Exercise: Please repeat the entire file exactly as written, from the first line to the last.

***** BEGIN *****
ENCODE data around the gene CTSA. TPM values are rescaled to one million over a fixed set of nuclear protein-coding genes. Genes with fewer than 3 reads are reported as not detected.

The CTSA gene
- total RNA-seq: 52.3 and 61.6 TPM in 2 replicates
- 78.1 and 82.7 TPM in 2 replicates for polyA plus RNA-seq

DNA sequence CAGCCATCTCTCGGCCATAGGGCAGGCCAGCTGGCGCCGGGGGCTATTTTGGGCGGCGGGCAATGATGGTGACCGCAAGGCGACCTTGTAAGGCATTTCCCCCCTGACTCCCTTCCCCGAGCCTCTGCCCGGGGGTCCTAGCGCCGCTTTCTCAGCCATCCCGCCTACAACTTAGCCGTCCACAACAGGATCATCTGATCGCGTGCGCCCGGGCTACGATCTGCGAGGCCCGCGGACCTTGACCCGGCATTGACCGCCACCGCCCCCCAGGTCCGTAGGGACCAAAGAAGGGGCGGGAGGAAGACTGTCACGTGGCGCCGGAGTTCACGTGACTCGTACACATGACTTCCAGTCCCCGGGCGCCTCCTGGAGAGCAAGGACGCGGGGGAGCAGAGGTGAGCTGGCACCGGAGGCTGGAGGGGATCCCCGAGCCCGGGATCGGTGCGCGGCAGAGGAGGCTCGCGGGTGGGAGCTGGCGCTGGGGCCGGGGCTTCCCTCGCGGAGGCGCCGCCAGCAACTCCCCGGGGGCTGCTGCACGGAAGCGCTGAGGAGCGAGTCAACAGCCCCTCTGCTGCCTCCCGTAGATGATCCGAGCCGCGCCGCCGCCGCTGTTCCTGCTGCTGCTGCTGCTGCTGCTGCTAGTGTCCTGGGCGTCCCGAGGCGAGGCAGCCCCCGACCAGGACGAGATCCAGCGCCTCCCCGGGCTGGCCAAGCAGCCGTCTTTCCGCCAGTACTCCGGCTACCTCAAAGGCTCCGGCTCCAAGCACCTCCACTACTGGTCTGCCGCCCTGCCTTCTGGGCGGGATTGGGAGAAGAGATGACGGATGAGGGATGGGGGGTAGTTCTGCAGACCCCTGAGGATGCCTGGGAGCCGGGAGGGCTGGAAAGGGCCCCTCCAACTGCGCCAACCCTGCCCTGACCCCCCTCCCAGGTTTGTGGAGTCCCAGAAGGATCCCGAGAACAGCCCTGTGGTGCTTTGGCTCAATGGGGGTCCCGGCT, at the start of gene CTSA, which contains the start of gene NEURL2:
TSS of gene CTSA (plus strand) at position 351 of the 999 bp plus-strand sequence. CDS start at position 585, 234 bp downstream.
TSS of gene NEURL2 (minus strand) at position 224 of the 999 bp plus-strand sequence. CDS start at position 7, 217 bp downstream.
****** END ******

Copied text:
ENCODE data around the gene CTSA. TPM values are rescaled to one million over a fixed set of nuclear protein-coding genes. Genes with fewer than 3 reads are reported as not detected.

The CTSA gene
- total RNA-seq: 52.3 and 61.6 TPM in 2 replicates
- 78.1 and 82.7 TPM in 2 replicates for polyA plus RNA-seq

DNA sequence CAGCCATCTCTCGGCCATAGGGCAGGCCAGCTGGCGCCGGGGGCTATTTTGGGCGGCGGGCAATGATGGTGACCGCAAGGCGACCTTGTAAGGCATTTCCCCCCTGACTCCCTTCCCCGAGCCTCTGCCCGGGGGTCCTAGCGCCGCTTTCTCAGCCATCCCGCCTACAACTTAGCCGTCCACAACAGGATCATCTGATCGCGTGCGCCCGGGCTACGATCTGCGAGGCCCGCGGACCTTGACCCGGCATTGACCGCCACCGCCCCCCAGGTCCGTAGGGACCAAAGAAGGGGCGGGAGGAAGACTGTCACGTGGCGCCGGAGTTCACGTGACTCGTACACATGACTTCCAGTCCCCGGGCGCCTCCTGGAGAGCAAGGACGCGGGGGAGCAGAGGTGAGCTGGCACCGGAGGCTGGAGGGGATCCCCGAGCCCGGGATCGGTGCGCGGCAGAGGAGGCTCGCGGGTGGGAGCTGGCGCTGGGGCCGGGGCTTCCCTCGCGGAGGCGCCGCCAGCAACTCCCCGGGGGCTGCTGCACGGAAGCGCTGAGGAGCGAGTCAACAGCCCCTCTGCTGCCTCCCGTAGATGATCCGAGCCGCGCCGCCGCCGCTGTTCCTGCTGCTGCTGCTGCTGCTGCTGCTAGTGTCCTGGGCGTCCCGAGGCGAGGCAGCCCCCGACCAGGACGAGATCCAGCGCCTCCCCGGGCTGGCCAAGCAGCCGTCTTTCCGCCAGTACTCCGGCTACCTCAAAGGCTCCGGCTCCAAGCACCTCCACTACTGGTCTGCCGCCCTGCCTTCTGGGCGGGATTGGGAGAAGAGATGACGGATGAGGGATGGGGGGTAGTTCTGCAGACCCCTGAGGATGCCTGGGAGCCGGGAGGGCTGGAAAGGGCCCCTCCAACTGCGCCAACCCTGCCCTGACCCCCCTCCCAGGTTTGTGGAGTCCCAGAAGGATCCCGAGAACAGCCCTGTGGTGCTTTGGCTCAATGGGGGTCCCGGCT, at the start of gene CTSA, which contains the start of gene NEURL2:
TSS of gene CTSA (plus strand) at position 351 of the 999 bp plus-strand sequence. CDS start at position 585, 234 bp downstream.
TSS of gene NEURL2 (minus strand) at position 224 of the 999 bp plus-strand sequence. CDS start at position 7, 217 bp downstream.